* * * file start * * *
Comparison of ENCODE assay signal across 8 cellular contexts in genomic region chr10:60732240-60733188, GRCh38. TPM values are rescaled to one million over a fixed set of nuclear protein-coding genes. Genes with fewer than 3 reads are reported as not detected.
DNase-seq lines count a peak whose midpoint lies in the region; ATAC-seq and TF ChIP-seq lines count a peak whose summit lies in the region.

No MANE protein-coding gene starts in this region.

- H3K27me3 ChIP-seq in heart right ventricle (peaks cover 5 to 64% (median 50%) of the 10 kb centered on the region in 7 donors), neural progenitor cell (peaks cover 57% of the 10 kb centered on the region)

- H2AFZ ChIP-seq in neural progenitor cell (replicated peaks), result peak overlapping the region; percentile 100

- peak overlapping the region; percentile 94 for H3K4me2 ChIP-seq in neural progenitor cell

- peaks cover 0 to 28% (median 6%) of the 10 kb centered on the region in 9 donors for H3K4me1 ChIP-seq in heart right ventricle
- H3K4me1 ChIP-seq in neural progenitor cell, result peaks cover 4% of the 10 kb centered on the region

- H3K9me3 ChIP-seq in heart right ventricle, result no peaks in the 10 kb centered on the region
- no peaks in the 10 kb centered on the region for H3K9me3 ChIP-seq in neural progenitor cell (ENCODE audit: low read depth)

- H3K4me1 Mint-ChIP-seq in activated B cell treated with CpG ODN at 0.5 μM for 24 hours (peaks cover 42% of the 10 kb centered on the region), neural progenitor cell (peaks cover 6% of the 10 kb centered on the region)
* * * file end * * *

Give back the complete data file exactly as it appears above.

Comparison of ENCODE assay signal across 8 cellular contexts in genomic region chr10:60732240-60733188, GRCh38. TPM values are rescaled to one million over a fixed set of nuclear protein-coding genes. Genes with fewer than 3 reads are reported as not detected.
DNase-seq lines count a peak whose midpoint lies in the region; ATAC-seq and TF ChIP-seq lines count a peak whose summit lies in the region.

No MANE protein-coding gene starts in this region.

- H3K27me3 ChIP-seq in heart right ventricle (peaks cover 5 to 64% (median 50%) of the 10 kb centered on the region in 7 donors), neural progenitor cell (peaks cover 57% of the 10 kb centered on the region)

- H2AFZ ChIP-seq in neural progenitor cell (replicated peaks), result peak overlapping the region; percentile 100

- peak overlapping the region; percentile 94 for H3K4me2 ChIP-seq in neural progenitor cell

- peaks cover 0 to 28% (median 6%) of the 10 kb centered on the region in 9 donors for H3K4me1 ChIP-seq in heart right ventricle
- H3K4me1 ChIP-seq in neural progenitor cell, result peaks cover 4% of the 10 kb centered on the region

- H3K9me3 ChIP-seq in heart right ventricle, result no peaks in the 10 kb centered on the region
- no peaks in the 10 kb centered on the region for H3K9me3 ChIP-seq in neural progenitor cell (ENCODE audit: low read depth)

- H3K4me1 Mint-ChIP-seq in activated B cell treated with CpG ODN at 0.5 μM for 24 hours (peaks cover 42% of the 10 kb centered on the region), neural progenitor cell (peaks cover 6% of the 10 kb centered on the region)